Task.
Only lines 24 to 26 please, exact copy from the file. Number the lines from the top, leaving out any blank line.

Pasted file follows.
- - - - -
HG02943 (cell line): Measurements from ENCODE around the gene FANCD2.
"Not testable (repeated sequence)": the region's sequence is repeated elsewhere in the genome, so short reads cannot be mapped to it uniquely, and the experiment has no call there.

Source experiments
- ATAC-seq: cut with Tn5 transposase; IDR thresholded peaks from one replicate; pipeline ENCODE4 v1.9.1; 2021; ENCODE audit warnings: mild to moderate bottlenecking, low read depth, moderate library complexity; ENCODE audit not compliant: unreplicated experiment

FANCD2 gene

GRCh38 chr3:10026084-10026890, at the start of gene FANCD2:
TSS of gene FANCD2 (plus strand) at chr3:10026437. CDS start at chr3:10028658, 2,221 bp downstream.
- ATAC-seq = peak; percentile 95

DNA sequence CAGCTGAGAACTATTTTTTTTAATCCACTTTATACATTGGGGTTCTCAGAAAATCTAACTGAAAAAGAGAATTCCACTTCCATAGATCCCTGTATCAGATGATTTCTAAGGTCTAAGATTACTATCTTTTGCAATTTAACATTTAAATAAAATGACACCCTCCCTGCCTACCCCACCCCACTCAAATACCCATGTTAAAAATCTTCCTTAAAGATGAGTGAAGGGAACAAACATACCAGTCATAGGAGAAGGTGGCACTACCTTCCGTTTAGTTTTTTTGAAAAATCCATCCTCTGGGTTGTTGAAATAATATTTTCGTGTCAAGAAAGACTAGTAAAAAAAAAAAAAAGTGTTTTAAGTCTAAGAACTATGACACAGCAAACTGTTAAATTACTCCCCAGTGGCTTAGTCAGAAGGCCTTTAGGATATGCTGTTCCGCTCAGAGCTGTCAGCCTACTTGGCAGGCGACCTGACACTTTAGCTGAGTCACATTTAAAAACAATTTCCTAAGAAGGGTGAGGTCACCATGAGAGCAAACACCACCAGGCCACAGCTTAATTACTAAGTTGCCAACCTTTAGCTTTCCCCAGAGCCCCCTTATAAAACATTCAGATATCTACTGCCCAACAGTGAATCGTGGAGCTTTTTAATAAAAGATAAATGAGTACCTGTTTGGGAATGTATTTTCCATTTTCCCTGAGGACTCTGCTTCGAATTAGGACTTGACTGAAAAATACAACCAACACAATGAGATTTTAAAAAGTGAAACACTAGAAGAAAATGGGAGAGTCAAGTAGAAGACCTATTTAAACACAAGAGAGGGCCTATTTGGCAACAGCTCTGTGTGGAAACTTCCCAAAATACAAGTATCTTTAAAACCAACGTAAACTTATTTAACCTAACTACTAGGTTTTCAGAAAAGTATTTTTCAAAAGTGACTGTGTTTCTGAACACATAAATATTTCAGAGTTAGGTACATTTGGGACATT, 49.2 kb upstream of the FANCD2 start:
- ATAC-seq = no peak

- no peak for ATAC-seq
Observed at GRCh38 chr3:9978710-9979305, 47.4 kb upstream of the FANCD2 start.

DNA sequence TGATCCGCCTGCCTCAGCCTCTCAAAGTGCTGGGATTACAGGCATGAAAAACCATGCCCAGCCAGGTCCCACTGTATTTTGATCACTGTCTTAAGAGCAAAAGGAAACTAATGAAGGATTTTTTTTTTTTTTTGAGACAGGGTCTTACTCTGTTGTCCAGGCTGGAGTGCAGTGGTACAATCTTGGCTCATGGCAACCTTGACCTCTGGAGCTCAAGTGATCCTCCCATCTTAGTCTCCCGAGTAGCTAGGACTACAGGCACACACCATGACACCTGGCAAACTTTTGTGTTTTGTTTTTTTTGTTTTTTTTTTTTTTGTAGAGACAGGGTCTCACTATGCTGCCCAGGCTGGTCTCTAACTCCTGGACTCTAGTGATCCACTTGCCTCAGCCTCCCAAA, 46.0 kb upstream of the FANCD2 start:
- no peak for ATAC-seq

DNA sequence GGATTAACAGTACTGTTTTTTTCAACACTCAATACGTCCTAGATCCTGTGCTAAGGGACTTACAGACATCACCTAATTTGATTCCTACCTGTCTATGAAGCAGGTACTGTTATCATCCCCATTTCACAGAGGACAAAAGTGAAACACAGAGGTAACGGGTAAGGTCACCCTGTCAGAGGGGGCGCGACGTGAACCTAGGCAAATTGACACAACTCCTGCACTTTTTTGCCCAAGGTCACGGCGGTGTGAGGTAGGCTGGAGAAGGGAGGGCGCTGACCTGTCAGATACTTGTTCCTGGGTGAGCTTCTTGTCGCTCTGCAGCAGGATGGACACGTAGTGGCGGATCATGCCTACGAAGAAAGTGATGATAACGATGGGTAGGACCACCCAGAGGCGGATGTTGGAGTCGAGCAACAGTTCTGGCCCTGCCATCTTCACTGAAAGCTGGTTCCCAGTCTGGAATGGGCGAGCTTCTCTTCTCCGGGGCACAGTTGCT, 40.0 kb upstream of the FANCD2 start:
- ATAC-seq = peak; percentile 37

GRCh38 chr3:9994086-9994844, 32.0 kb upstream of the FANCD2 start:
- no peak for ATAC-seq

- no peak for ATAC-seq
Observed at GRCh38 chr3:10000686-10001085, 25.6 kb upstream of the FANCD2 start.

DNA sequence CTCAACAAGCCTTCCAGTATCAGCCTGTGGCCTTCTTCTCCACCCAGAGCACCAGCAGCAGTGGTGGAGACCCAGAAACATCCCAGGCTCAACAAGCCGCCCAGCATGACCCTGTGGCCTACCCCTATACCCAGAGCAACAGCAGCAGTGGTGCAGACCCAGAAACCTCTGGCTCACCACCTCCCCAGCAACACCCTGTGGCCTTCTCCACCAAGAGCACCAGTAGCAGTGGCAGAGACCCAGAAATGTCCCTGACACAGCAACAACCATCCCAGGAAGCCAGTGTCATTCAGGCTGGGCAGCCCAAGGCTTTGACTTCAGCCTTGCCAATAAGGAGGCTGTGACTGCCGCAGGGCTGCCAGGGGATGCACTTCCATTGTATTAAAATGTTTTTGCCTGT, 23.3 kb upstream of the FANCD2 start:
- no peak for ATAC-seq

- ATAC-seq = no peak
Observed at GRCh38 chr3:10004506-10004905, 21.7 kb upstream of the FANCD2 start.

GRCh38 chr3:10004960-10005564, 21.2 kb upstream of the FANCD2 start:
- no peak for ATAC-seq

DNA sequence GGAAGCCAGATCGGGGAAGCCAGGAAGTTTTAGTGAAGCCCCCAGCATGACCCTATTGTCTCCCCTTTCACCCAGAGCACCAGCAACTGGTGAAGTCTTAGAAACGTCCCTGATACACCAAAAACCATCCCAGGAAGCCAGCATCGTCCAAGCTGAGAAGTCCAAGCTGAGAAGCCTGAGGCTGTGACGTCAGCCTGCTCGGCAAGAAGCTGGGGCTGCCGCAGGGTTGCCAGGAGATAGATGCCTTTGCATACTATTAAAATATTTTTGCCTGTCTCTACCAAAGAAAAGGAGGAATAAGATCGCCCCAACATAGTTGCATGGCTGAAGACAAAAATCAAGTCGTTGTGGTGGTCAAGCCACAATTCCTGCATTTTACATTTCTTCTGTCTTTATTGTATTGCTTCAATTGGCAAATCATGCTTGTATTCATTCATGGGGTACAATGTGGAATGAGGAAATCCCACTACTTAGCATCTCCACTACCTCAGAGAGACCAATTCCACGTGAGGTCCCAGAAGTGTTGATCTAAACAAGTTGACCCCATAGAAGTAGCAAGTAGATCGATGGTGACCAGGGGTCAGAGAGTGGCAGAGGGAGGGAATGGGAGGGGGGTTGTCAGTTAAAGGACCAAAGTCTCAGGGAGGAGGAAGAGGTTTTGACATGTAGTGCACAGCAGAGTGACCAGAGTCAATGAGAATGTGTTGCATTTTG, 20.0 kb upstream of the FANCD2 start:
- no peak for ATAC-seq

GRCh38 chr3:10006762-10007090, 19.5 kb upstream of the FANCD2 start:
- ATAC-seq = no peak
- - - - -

Observed at GRCh38 chr3:10004506-10004905, 21.7 kb upstream of the FANCD2 start.

GRCh38 chr3:10004960-10005564, 21.2 kb upstream of the FANCD2 start:
- no peak for ATAC-seq